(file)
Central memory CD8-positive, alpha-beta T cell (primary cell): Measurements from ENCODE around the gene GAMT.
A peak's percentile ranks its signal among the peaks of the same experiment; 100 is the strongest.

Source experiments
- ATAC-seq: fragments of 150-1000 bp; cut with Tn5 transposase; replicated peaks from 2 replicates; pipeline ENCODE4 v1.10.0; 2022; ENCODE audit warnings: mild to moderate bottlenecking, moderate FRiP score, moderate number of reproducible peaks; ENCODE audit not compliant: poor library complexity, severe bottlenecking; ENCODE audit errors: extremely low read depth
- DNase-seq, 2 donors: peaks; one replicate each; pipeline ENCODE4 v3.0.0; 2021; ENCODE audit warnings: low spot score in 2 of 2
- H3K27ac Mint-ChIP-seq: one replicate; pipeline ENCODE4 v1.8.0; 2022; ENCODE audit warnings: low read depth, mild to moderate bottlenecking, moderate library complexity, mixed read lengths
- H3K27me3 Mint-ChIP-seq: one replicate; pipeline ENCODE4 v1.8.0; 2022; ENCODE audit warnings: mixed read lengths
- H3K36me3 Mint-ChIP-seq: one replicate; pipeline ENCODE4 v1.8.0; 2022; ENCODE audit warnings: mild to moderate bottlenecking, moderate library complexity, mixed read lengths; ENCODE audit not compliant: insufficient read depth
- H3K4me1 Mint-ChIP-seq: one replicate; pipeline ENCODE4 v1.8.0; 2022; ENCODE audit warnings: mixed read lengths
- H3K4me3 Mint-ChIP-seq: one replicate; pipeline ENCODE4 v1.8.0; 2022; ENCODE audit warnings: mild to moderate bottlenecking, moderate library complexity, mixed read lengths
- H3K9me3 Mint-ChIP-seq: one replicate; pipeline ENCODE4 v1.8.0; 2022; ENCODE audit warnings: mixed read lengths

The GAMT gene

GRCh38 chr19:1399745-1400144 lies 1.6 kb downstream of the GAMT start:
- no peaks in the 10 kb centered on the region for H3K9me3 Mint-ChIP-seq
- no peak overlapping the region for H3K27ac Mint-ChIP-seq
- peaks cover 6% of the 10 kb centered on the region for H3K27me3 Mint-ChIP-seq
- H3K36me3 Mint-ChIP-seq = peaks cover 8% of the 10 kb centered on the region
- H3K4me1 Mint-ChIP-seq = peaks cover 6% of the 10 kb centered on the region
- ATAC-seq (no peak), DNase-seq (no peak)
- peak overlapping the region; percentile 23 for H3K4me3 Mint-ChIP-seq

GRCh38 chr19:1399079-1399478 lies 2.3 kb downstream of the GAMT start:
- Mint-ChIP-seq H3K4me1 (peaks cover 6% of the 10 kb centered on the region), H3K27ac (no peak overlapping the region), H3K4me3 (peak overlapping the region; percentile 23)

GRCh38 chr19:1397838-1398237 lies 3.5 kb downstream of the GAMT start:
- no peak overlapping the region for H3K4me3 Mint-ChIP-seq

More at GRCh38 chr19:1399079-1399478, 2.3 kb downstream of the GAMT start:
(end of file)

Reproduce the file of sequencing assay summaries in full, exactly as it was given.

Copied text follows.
Central memory CD8-positive, alpha-beta T cell (primary cell): Measurements from ENCODE around the gene GAMT.
A peak's percentile ranks its signal among the peaks of the same experiment; 100 is the strongest.

Source experiments
- ATAC-seq: fragments of 150-1000 bp; cut with Tn5 transposase; replicated peaks from 2 replicates; pipeline ENCODE4 v1.10.0; 2022; ENCODE audit warnings: mild to moderate bottlenecking, moderate FRiP score, moderate number of reproducible peaks; ENCODE audit not compliant: poor library complexity, severe bottlenecking; ENCODE audit errors: extremely low read depth
- DNase-seq, 2 donors: peaks; one replicate each; pipeline ENCODE4 v3.0.0; 2021; ENCODE audit warnings: low spot score in 2 of 2
- H3K27ac Mint-ChIP-seq: one replicate; pipeline ENCODE4 v1.8.0; 2022; ENCODE audit warnings: low read depth, mild to moderate bottlenecking, moderate library complexity, mixed read lengths
- H3K27me3 Mint-ChIP-seq: one replicate; pipeline ENCODE4 v1.8.0; 2022; ENCODE audit warnings: mixed read lengths
- H3K36me3 Mint-ChIP-seq: one replicate; pipeline ENCODE4 v1.8.0; 2022; ENCODE audit warnings: mild to moderate bottlenecking, moderate library complexity, mixed read lengths; ENCODE audit not compliant: insufficient read depth
- H3K4me1 Mint-ChIP-seq: one replicate; pipeline ENCODE4 v1.8.0; 2022; ENCODE audit warnings: mixed read lengths
- H3K4me3 Mint-ChIP-seq: one replicate; pipeline ENCODE4 v1.8.0; 2022; ENCODE audit warnings: mild to moderate bottlenecking, moderate library complexity, mixed read lengths
- H3K9me3 Mint-ChIP-seq: one replicate; pipeline ENCODE4 v1.8.0; 2022; ENCODE audit warnings: mixed read lengths

The GAMT gene

GRCh38 chr19:1399745-1400144 lies 1.6 kb downstream of the GAMT start:
- no peaks in the 10 kb centered on the region for H3K9me3 Mint-ChIP-seq
- no peak overlapping the region for H3K27ac Mint-ChIP-seq
- peaks cover 6% of the 10 kb centered on the region for H3K27me3 Mint-ChIP-seq
- H3K36me3 Mint-ChIP-seq = peaks cover 8% of the 10 kb centered on the region
- H3K4me1 Mint-ChIP-seq = peaks cover 6% of the 10 kb centered on the region
- ATAC-seq (no peak), DNase-seq (no peak)
- peak overlapping the region; percentile 23 for H3K4me3 Mint-ChIP-seq

GRCh38 chr19:1399079-1399478 lies 2.3 kb downstream of the GAMT start:
- Mint-ChIP-seq H3K4me1 (peaks cover 6% of the 10 kb centered on the region), H3K27ac (no peak overlapping the region), H3K4me3 (peak overlapping the region; percentile 23)

GRCh38 chr19:1397838-1398237 lies 3.5 kb downstream of the GAMT start:
- no peak overlapping the region for H3K4me3 Mint-ChIP-seq

More at GRCh38 chr19:1399079-1399478, 2.3 kb downstream of the GAMT start: